From the newly diagnosed child to the school aged children to the severely disabled autistic adult. These are all our families and they need our help.
The Mahoning Valley chapter of the Autism Society of America was founded by local families in 1989 to supporting families in Mahoning, Trumbull and Columbiana counties. Its mission is to improve the quality of life for families living with an ASD diagnosis, and to bring about community change and opportunities for individuals working through life with this disability. Our volunteers are dedicated to accomplishing this through information and referral, family support, advocacy, raising awareness and resource development.
What do we really do? Here’s a typical morning call: A mother is driving home having just received the news that her 3-year-old was diagnosed as being on the Autism Spectrum. She is scared and sad. She doesn’t know what this means short term or long term for her child. Where to send them to school? What early intervention therapies does he need? How do I get funding for therapies and other services? Are there other mothers I can talk to about this? What do I do RIGHT NOW?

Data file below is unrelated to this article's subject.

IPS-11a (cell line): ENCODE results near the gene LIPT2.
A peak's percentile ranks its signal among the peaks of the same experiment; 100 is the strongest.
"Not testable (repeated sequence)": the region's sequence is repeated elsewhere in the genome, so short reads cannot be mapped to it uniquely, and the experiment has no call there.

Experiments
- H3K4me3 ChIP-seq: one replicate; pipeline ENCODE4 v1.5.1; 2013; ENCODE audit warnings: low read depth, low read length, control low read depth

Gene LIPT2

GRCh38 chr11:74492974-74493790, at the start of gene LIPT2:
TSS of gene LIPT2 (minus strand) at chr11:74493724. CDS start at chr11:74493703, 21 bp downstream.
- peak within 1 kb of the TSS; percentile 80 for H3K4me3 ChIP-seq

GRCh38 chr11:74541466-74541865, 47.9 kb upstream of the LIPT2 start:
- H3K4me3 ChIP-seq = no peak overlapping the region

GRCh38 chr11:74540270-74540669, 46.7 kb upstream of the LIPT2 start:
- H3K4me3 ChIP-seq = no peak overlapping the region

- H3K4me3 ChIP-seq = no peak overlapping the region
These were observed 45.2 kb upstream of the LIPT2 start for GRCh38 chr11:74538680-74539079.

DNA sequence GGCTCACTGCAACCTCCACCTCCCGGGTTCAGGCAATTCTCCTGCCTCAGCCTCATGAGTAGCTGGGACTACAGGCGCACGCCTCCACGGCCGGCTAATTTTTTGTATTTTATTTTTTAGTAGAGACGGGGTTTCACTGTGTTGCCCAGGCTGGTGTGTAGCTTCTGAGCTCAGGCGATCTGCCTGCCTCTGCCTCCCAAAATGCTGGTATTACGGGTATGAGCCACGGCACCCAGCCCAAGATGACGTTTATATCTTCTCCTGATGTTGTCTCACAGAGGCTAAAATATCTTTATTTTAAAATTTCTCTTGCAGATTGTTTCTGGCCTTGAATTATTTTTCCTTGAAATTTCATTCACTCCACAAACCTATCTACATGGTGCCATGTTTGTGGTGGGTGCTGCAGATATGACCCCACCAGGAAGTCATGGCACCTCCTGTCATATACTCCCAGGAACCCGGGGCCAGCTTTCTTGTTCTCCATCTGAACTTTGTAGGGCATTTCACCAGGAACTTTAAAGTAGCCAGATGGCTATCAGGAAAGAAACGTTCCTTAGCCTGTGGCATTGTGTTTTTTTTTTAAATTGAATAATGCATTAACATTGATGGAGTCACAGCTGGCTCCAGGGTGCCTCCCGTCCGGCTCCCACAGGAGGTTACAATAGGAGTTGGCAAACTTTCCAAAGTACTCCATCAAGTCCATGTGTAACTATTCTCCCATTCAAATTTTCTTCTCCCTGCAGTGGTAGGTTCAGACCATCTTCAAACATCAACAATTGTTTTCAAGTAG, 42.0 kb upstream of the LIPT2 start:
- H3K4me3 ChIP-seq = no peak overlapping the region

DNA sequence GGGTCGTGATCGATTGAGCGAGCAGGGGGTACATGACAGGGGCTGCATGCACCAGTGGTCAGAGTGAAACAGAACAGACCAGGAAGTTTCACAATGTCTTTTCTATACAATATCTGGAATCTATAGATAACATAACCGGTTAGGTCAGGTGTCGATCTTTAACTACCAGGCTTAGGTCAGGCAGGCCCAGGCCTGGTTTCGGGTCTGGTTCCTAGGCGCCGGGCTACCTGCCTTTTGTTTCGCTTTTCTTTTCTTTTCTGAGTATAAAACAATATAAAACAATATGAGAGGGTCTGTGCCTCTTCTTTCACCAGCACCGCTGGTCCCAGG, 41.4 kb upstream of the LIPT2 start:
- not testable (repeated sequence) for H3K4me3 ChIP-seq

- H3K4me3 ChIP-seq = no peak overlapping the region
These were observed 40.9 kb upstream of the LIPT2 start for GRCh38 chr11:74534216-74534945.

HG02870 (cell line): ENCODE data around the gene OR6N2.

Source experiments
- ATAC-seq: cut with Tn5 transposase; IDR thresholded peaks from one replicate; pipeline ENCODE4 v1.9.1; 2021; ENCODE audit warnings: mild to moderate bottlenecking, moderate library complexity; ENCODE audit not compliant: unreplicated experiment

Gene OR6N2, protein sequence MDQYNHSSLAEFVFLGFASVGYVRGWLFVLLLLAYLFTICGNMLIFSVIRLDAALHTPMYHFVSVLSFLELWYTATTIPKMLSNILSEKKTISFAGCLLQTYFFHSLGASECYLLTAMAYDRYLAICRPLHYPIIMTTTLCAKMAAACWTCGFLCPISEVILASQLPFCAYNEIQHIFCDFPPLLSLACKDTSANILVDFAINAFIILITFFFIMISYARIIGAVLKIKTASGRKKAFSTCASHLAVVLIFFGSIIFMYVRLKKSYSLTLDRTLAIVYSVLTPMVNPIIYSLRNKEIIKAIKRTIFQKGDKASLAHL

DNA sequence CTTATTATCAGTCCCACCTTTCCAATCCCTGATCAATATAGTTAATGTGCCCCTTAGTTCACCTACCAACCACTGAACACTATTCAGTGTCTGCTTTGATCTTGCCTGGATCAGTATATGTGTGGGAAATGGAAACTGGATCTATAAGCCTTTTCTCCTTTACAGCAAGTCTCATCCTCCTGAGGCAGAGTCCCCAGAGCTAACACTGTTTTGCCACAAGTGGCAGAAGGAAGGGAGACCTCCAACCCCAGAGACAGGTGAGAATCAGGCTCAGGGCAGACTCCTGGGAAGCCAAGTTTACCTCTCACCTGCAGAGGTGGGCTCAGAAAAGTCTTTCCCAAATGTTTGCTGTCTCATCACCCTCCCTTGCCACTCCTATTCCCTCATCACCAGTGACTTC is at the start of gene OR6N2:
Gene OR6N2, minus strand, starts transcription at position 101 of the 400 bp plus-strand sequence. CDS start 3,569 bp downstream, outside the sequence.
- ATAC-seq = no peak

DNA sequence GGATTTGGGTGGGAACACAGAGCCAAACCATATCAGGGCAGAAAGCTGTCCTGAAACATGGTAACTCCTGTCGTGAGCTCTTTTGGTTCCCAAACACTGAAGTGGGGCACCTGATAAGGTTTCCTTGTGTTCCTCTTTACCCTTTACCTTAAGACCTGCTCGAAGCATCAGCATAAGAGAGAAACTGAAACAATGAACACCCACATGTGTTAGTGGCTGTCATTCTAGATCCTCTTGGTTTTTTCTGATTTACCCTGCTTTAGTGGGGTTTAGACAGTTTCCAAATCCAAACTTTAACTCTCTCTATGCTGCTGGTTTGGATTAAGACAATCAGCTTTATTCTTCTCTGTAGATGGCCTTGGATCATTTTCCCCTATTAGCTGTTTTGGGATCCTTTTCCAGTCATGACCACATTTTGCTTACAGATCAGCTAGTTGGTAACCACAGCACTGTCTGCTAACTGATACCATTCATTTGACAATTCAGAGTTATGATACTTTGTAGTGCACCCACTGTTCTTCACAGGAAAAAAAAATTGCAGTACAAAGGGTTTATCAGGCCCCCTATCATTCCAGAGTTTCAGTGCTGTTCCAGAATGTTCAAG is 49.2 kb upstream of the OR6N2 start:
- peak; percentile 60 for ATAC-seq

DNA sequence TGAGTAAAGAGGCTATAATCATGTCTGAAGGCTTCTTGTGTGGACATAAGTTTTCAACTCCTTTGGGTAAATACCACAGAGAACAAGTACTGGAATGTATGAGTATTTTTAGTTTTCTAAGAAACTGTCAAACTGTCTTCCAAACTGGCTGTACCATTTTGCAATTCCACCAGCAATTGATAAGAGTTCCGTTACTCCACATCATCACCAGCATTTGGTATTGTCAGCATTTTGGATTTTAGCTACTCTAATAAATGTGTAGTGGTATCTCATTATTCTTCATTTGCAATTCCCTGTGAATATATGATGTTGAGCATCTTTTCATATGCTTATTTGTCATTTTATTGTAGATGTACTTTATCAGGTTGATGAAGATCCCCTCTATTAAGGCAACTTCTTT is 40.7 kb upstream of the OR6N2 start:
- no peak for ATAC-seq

This is where the Autism Society shines. In our role as the autism “bridge organization” we are uniquely driven to work with all of the schools, therapy centers, support groups, community organizations and government agencies to bring together the necessary resources for families. In addition to direct calls for information and referral, we host educational, awareness activities to shine a spotlight on the many facets of ASD and the issues faced by children, adults with someone one the spectrum.
- autism family social events and neighbor-to- neighbor support;
- Seasonal events like Caring Santa, Sensitive Bunny and Family Portrait photo sessions;